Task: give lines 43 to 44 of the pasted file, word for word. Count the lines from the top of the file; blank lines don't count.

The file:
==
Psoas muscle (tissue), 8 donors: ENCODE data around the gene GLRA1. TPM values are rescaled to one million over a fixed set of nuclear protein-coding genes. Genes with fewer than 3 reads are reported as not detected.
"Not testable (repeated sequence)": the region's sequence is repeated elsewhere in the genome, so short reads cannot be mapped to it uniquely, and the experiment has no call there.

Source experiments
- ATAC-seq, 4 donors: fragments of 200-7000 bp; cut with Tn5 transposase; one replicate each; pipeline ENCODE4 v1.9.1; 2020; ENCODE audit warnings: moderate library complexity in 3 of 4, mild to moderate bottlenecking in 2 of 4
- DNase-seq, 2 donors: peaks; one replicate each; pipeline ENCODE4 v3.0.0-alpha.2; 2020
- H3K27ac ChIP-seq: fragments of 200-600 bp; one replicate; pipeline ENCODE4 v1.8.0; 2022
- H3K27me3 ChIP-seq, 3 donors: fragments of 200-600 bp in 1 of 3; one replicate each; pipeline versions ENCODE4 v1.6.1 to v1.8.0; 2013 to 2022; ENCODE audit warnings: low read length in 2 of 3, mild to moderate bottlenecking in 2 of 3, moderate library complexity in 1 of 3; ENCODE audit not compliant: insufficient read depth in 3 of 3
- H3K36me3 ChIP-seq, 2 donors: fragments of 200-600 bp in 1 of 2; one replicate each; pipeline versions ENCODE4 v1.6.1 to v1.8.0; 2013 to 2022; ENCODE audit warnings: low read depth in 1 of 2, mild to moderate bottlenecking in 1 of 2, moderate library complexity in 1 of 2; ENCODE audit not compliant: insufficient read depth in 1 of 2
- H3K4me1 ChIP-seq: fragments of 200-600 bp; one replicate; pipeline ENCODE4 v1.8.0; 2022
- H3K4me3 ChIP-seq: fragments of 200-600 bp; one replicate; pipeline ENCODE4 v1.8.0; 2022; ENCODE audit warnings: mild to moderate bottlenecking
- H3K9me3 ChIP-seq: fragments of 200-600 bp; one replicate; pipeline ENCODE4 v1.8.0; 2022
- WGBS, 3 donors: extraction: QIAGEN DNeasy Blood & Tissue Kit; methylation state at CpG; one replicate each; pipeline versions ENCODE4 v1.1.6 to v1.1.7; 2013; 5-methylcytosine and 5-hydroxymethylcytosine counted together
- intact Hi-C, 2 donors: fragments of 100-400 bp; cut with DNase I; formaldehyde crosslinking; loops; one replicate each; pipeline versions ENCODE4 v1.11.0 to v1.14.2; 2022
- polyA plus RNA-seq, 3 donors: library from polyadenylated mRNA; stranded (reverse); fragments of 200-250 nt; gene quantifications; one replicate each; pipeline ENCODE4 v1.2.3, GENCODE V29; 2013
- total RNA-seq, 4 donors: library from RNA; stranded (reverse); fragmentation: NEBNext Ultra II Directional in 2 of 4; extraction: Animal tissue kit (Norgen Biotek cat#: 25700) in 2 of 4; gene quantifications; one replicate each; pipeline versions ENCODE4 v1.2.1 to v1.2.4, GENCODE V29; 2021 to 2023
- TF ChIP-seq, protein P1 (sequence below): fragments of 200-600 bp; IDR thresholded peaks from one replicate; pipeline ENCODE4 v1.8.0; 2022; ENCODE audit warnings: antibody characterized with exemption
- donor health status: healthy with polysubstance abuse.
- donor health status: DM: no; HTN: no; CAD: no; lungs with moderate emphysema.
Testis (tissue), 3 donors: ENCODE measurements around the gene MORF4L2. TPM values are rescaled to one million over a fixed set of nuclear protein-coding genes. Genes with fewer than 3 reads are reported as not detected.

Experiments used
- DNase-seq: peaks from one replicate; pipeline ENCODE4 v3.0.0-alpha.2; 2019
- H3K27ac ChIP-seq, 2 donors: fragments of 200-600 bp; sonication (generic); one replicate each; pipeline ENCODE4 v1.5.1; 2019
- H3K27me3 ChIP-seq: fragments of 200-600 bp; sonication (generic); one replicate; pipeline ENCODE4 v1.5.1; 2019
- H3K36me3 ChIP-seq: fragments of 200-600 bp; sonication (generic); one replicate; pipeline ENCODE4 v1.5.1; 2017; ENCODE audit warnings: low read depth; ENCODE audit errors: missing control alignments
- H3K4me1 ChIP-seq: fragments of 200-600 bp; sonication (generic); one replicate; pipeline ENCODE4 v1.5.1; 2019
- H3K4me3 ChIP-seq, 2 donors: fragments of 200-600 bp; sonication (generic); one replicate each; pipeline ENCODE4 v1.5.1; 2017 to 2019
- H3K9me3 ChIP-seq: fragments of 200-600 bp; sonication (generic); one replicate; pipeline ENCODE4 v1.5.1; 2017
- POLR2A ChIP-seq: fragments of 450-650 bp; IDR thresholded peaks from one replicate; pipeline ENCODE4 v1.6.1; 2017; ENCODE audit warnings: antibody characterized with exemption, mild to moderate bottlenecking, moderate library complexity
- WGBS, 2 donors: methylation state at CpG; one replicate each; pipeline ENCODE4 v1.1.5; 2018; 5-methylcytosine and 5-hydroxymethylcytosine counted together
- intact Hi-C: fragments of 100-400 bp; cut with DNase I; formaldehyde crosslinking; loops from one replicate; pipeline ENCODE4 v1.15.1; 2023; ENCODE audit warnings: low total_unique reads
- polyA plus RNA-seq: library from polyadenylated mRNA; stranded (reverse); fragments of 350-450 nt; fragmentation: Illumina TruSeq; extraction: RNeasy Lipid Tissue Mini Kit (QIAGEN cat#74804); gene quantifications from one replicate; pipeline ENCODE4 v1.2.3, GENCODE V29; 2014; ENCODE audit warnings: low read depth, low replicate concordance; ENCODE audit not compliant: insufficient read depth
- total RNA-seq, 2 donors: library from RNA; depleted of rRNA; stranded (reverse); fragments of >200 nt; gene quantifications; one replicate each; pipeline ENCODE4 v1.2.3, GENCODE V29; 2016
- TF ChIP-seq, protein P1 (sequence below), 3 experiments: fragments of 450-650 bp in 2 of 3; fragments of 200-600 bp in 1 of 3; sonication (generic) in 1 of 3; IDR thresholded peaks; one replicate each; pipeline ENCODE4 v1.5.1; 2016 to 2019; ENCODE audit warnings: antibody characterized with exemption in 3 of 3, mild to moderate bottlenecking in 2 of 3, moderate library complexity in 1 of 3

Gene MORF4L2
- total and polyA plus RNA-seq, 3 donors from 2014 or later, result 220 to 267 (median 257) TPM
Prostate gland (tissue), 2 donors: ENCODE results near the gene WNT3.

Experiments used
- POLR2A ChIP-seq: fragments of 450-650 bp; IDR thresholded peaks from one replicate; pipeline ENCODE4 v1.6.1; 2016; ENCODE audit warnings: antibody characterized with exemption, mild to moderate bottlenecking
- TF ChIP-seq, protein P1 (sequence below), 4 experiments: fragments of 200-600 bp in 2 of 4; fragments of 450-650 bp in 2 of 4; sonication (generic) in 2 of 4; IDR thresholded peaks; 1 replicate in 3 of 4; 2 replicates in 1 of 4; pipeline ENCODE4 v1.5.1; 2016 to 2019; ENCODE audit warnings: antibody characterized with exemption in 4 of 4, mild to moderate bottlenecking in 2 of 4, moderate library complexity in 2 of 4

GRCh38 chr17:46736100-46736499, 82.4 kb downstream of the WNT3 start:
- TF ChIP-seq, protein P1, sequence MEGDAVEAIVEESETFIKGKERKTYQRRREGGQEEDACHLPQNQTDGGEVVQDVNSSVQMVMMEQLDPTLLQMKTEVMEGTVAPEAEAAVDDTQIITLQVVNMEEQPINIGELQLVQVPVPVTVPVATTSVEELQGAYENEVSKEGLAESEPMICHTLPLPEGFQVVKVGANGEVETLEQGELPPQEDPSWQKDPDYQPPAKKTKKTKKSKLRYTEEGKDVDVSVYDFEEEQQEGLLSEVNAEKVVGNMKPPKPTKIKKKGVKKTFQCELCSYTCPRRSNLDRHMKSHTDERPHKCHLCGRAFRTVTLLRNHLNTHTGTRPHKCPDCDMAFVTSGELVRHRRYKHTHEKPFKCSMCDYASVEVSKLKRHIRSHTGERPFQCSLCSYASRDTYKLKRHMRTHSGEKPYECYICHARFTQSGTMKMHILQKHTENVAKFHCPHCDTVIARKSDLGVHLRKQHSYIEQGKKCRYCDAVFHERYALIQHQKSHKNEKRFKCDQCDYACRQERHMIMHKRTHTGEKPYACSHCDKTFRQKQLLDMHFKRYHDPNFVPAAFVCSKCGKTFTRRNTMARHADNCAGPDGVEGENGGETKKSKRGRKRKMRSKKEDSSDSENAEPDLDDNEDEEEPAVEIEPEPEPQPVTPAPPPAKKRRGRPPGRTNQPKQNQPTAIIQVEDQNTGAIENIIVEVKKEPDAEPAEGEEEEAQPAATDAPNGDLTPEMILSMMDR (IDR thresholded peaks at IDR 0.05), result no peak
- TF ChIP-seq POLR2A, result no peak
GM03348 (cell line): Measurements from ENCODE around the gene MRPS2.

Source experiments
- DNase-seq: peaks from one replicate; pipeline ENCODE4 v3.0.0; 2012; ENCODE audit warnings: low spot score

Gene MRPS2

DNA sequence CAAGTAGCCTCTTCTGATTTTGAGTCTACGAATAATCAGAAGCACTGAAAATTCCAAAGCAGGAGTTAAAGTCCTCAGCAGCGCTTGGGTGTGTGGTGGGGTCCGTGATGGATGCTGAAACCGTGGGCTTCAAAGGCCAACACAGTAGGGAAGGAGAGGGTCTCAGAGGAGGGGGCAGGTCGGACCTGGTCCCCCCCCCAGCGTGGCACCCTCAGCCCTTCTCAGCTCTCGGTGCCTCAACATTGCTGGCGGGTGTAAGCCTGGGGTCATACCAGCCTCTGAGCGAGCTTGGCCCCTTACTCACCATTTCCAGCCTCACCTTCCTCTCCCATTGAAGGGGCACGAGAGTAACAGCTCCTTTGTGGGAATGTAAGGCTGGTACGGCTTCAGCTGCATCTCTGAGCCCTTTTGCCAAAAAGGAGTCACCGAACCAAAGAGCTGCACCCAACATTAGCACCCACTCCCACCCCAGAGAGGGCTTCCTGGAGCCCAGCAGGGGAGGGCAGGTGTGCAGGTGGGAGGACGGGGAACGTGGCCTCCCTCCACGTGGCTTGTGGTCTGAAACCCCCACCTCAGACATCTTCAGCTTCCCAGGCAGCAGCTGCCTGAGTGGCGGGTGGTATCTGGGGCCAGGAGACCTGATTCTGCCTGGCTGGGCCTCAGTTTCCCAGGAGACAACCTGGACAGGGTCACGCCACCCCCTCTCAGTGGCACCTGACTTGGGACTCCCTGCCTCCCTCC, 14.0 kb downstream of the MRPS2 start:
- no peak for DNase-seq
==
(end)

GM03348 (cell line): Measurements from ENCODE around the gene MRPS2.

Source experiments